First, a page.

As veterinary professionals, we always recommend brushing your pet’s teeth once a day and bringing them to our office for a dental checkup once a year. Dogs and cats can suffer from painful tooth decay and gum disease, so dental checkups are an important part of keeping your pet healthy and happy. 

During a checkup, we’ll examine your pet’s teeth carefully and let you know if they need any further treatment. We may need to clean their teeth to remove plaque and tartar, use radiography to check for potential problems, or perform dental procedures like fillings or tooth extractions. 

Some dental treatments require the use of anesthesia, but don’t worry—your pet will be perfectly safe. We explain what happens during veterinary dental procedures in more detail below.

Common Dental Problems in Pets  

Untreated dental problems can cause pain and discomfort, make your pet avoid food or play, and even increase their chances of getting an infection. Two of the most common dental issues pets experience are tooth decay and gum disease. Chipped or cracked teeth are another common problem, especially for dogs. 

Gum Disease and Tooth Decay

Pets can’t brush their own teeth, and if you don’t do it for them, plaque can build up quickly. When it does, it hardens into tartar, a substance that can only be removed during dental cleanings. Plaque and tartar cause tooth decay and irritate the gums. Without regular cleanings, pets can suffer extreme pain and even tooth loss. 

Chipped or Broken Teeth

Pets can break their teeth by biting or gnawing on something too hard, like a bone or a stick. Or, if your pet already has tooth decay, sometimes the pressure of chewing is enough to make a tooth chip or crack. Broken teeth can cause extreme pain. The closer the chip or crack is to the sensitive inner pulp of a tooth, the worse the pain will be. 

How to Tell If Your Pet Is in Pain

Animals will often instinctively hide their pain, a holdover from their ancestors’ time in the wild. Dental checkups can help you avoid this, but you also need to be able to recognize the signs of dental pain. 

Warning signs of dental problems include:

  • Constant bad breath 
  • Abnormal drooling
  • Unusual chewing habits
  • Dropping food from the mouth 
  • Lack of appetite, or refusal to eat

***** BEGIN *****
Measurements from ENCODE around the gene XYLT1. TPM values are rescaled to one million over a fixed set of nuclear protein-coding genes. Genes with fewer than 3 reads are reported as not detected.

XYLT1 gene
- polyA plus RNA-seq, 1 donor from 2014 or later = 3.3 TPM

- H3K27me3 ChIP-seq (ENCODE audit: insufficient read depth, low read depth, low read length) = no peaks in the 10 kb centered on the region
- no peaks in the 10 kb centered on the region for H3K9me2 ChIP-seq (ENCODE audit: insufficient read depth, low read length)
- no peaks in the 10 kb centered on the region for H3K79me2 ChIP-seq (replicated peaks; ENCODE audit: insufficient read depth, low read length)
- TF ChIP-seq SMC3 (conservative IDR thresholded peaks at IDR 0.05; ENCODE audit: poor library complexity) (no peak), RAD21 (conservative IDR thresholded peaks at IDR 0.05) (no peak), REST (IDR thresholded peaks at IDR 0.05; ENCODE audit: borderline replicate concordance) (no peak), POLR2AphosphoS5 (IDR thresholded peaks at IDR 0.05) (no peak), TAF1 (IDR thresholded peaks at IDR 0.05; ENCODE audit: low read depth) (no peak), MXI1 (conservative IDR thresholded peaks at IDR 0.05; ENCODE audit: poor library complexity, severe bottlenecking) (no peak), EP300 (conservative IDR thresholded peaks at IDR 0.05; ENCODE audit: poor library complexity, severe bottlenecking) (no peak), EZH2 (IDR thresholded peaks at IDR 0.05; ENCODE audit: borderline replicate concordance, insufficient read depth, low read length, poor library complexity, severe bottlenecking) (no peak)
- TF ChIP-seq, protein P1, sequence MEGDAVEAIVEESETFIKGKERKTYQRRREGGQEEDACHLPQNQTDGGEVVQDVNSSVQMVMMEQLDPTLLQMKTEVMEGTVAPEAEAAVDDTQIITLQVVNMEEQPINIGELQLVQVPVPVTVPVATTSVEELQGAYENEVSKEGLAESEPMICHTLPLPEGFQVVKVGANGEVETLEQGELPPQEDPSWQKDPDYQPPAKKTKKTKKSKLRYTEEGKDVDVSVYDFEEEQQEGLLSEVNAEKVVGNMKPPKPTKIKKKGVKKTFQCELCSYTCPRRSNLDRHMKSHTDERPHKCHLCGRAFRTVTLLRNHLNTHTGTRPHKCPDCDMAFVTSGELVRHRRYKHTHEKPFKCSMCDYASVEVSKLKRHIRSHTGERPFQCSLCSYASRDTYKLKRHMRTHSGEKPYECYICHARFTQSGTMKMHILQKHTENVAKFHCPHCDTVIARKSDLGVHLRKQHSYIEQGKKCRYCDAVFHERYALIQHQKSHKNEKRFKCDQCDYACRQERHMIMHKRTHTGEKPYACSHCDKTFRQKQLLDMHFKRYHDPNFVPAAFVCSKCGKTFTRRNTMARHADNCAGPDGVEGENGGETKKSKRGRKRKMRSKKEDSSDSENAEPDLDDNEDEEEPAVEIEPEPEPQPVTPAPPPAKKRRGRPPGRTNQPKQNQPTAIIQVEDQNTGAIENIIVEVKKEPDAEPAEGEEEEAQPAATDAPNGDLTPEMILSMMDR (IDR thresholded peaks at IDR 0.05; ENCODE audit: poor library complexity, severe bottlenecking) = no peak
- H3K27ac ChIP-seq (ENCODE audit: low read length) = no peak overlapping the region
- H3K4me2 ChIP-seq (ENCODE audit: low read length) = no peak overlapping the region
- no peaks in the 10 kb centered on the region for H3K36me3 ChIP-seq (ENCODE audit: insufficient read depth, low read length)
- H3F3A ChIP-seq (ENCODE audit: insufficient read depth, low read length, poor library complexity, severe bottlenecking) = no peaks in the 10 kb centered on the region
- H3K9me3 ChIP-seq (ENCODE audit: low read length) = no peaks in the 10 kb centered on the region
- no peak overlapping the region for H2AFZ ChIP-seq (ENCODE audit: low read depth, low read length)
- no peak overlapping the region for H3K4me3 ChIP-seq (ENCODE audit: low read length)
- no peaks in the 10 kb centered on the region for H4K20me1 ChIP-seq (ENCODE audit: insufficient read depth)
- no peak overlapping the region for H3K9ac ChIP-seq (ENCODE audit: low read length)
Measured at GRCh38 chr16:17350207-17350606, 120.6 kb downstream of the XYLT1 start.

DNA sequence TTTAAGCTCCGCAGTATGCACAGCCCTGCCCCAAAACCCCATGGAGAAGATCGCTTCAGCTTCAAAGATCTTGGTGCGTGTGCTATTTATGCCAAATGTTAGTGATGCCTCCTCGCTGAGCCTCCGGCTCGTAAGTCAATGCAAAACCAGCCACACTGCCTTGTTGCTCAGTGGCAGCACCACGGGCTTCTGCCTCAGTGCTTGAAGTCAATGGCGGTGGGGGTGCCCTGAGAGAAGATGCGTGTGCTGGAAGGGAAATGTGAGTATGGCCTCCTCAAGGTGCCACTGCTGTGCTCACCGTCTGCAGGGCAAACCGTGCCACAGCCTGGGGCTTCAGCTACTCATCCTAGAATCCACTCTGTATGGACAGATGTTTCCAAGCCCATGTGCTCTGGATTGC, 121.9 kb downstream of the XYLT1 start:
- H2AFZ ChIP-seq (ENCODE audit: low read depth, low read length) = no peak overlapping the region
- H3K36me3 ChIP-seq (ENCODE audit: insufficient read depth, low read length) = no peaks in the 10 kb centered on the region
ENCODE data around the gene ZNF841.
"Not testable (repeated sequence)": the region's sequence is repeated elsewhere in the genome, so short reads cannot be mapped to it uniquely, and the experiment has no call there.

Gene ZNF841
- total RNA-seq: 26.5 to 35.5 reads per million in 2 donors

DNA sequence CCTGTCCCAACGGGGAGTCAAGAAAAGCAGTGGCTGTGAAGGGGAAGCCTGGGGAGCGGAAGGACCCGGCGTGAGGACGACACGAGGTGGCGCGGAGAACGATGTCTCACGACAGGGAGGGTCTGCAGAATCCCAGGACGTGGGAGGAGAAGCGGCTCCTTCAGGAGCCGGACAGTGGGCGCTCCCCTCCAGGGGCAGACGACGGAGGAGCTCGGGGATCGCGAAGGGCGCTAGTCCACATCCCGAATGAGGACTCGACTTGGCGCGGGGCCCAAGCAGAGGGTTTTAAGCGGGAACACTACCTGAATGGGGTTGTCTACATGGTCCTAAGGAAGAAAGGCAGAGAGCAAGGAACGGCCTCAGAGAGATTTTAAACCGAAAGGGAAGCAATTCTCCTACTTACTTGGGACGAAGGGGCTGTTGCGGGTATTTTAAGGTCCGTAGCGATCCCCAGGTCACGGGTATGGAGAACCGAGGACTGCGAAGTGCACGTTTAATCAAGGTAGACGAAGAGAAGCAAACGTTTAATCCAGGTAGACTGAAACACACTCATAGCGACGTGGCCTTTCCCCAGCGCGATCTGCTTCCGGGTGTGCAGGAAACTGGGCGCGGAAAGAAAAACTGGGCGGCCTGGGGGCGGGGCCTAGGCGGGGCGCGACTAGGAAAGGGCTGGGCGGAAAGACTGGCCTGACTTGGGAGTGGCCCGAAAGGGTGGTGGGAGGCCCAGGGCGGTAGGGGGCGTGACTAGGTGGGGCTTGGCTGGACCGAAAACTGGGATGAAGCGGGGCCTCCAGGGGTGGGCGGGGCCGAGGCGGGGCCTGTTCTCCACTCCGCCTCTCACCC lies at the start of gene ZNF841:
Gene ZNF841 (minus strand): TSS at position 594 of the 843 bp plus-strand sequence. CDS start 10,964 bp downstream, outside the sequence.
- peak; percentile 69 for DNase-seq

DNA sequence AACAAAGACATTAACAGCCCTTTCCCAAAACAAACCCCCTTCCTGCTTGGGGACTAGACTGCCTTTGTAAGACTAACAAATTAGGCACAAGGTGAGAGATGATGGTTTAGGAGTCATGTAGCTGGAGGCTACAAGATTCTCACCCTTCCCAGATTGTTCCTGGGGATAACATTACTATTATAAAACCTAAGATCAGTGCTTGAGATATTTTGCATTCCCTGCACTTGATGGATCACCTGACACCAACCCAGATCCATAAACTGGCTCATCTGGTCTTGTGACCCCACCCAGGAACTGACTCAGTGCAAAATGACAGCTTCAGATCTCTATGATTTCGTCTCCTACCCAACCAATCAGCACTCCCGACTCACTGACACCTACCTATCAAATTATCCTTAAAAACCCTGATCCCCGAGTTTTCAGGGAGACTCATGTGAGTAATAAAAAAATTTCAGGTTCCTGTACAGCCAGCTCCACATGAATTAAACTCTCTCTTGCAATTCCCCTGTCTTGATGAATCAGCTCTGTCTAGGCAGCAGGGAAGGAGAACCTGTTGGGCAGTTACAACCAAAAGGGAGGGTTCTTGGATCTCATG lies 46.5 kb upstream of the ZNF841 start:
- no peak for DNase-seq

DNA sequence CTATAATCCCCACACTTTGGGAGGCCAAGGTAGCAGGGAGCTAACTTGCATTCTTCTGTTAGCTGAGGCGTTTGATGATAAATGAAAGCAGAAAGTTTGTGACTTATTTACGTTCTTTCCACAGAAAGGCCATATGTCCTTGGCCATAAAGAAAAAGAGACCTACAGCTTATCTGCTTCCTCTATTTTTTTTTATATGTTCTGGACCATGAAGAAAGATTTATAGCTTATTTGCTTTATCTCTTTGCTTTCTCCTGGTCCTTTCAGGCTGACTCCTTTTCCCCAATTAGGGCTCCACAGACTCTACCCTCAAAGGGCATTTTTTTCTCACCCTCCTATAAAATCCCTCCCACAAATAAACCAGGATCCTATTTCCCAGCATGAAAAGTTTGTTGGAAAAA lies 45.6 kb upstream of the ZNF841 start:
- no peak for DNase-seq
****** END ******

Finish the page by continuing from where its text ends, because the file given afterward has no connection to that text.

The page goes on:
• Bleeding from the mouth
  • Swelling of the jowls, throat, or face
  • Aggression or fear when touched near the mouth


What Happens During Your Pet’s Dental Cleanings

1: Detailed Cleanings

Cleanings at the veterinarian’s office include scaling and polishing the teeth.

Dental scaling is a process that removes tartar and plaque. It is done with either a water pick (think mini pressure washer, but for teeth), or with dental tools. After scaling, your pet’s teeth get a polish. 

A polish helps to ensure all the teeth have been scrubbed clean and remove any excessive debris from the scaling. 

2: Radiographs

Low-level x-rays help us get a clear picture of your pet’s mouth. While their teeth might look all right on the surface, they could have problems hidden under their gums. Radiographs help us detect any underlying decay or cracks, and allow us to examine the jaw bone as well, so we can treat problems before they start causing pain.

The Use of Anesthesia for Pet Dental Care

Annual dental exams are an important part of keeping your pet from experiencing oral pain. For an x-ray exam and cleaning, your pet will undergo anesthesia. This keeps them and their vet safe while the vet gives them a detailed dental cleaning and takes radiographs of their mouth and jaws. 

Due to the invasive nature of dental care, your pet will be put under anesthesia for their dental cleaning. When you go to the dentist, you understand why you are there, the discomfort you might face, and how it will help you stay healthy. Your pet, unfortunately, does not understand any of that, and may react with fear or aggression. 

Anesthesia also helps your pet remain still. Sudden movements during a cleaning or dental procedure has the potential to be dangerous for your pet. They might jostle the dental instruments, causing wounds inside the mouth or knocking them against the teeth. 

And cleanings alone are not enough to understand the true state of your pet’s oral health. Plaque and tartar often hide in pockets around the tooth, or under the gum line, so they’ll need x-rays, just like you do. Sedation means they remain still during their scans, so we can get a good look at what’s going on inside of your pet’s mouth.  

When used appropriately and administered by a trained veterinarian, the risks associated with anesthesia lessen. Our highly trained staff take the time before, during, and after anesthesia to mitigate potential problems. And we constantly monitor your pet to make sure there are no complications.

Get Pet Dental Care from a Specialist in Gilbert

You should only trust your pet’s dental health to a professional team that specializes in veterinary dentistry. All cats and dogs need dental care, and East Valley Animal Hospital provides the very best. Contact us to make an appointment for your pet today. 




Images used under creative commons license – commercial use (5/6/24). Photo by Andriyko Podilnyk on Unsplash.